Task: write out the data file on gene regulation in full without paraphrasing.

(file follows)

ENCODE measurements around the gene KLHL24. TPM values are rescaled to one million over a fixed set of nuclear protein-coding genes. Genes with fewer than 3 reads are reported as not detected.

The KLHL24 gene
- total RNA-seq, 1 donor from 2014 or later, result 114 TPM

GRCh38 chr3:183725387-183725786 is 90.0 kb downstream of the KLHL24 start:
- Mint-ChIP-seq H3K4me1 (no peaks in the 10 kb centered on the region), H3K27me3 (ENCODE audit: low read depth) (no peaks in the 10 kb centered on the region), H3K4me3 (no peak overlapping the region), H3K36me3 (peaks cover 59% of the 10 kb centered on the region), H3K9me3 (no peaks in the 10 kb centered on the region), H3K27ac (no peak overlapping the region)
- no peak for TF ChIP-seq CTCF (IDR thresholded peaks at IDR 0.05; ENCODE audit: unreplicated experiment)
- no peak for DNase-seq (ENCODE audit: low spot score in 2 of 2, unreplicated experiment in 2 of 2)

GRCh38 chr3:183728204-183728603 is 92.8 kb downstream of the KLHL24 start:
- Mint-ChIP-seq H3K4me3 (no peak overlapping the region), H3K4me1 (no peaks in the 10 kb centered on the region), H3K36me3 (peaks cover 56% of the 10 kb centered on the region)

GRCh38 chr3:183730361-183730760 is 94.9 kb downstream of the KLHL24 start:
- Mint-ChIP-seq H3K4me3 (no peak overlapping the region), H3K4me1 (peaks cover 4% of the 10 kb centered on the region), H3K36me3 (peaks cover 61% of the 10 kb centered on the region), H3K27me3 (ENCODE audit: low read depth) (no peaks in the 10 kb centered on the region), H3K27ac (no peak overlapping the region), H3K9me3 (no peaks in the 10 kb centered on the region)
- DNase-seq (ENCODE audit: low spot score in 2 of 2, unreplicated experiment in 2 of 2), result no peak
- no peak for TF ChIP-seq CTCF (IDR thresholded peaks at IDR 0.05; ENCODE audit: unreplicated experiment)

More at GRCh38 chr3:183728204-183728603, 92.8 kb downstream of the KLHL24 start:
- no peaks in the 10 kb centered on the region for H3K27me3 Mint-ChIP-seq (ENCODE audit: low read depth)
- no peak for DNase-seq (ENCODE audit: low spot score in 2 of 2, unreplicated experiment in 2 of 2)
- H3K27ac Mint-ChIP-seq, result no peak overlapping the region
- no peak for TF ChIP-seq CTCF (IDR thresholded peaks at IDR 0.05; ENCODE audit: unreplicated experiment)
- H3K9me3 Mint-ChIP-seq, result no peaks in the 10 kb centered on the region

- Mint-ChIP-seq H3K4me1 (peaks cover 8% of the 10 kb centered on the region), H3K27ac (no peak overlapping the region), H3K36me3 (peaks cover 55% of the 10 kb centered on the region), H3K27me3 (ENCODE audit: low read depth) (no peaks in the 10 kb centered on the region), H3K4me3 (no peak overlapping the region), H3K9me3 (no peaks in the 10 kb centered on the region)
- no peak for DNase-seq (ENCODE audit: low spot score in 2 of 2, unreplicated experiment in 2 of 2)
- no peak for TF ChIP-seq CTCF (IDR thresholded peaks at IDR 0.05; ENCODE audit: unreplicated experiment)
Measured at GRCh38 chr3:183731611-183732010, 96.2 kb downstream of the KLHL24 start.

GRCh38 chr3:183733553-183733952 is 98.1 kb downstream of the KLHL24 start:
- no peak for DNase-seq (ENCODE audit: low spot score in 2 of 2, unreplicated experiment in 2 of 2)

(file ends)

ENCODE measurements around the gene KLHL24. TPM values are rescaled to one million over a fixed set of nuclear protein-coding genes. Genes with fewer than 3 reads are reported as not detected.

The KLHL24 gene
- total RNA-seq, 1 donor from 2014 or later, result 114 TPM

GRCh38 chr3:183725387-183725786 is 90.0 kb downstream of the KLHL24 start:
- Mint-ChIP-seq H3K4me1 (no peaks in the 10 kb centered on the region), H3K27me3 (ENCODE audit: low read depth) (no peaks in the 10 kb centered on the region), H3K4me3 (no peak overlapping the region), H3K36me3 (peaks cover 59% of the 10 kb centered on the region), H3K9me3 (no peaks in the 10 kb centered on the region), H3K27ac (no peak overlapping the region)
- no peak for TF ChIP-seq CTCF (IDR thresholded peaks at IDR 0.05; ENCODE audit: unreplicated experiment)
- no peak for DNase-seq (ENCODE audit: low spot score in 2 of 2, unreplicated experiment in 2 of 2)

GRCh38 chr3:183728204-183728603 is 92.8 kb downstream of the KLHL24 start:
- Mint-ChIP-seq H3K4me3 (no peak overlapping the region), H3K4me1 (no peaks in the 10 kb centered on the region), H3K36me3 (peaks cover 56% of the 10 kb centered on the region)

GRCh38 chr3:183730361-183730760 is 94.9 kb downstream of the KLHL24 start:
- Mint-ChIP-seq H3K4me3 (no peak overlapping the region), H3K4me1 (peaks cover 4% of the 10 kb centered on the region), H3K36me3 (peaks cover 61% of the 10 kb centered on the region), H3K27me3 (ENCODE audit: low read depth) (no peaks in the 10 kb centered on the region), H3K27ac (no peak overlapping the region), H3K9me3 (no peaks in the 10 kb centered on the region)
- DNase-seq (ENCODE audit: low spot score in 2 of 2, unreplicated experiment in 2 of 2), result no peak
- no peak for TF ChIP-seq CTCF (IDR thresholded peaks at IDR 0.05; ENCODE audit: unreplicated experiment)

More at GRCh38 chr3:183728204-183728603, 92.8 kb downstream of the KLHL24 start:
- no peaks in the 10 kb centered on the region for H3K27me3 Mint-ChIP-seq (ENCODE audit: low read depth)
- no peak for DNase-seq (ENCODE audit: low spot score in 2 of 2, unreplicated experiment in 2 of 2)
- H3K27ac Mint-ChIP-seq, result no peak overlapping the region
- no peak for TF ChIP-seq CTCF (IDR thresholded peaks at IDR 0.05; ENCODE audit: unreplicated experiment)
- H3K9me3 Mint-ChIP-seq, result no peaks in the 10 kb centered on the region

- Mint-ChIP-seq H3K4me1 (peaks cover 8% of the 10 kb centered on the region), H3K27ac (no peak overlapping the region), H3K36me3 (peaks cover 55% of the 10 kb centered on the region), H3K27me3 (ENCODE audit: low read depth) (no peaks in the 10 kb centered on the region), H3K4me3 (no peak overlapping the region), H3K9me3 (no peaks in the 10 kb centered on the region)
- no peak for DNase-seq (ENCODE audit: low spot score in 2 of 2, unreplicated experiment in 2 of 2)
- no peak for TF ChIP-seq CTCF (IDR thresholded peaks at IDR 0.05; ENCODE audit: unreplicated experiment)
Measured at GRCh38 chr3:183731611-183732010, 96.2 kb downstream of the KLHL24 start.

GRCh38 chr3:183733553-183733952 is 98.1 kb downstream of the KLHL24 start:
- no peak for DNase-seq (ENCODE audit: low spot score in 2 of 2, unreplicated experiment in 2 of 2)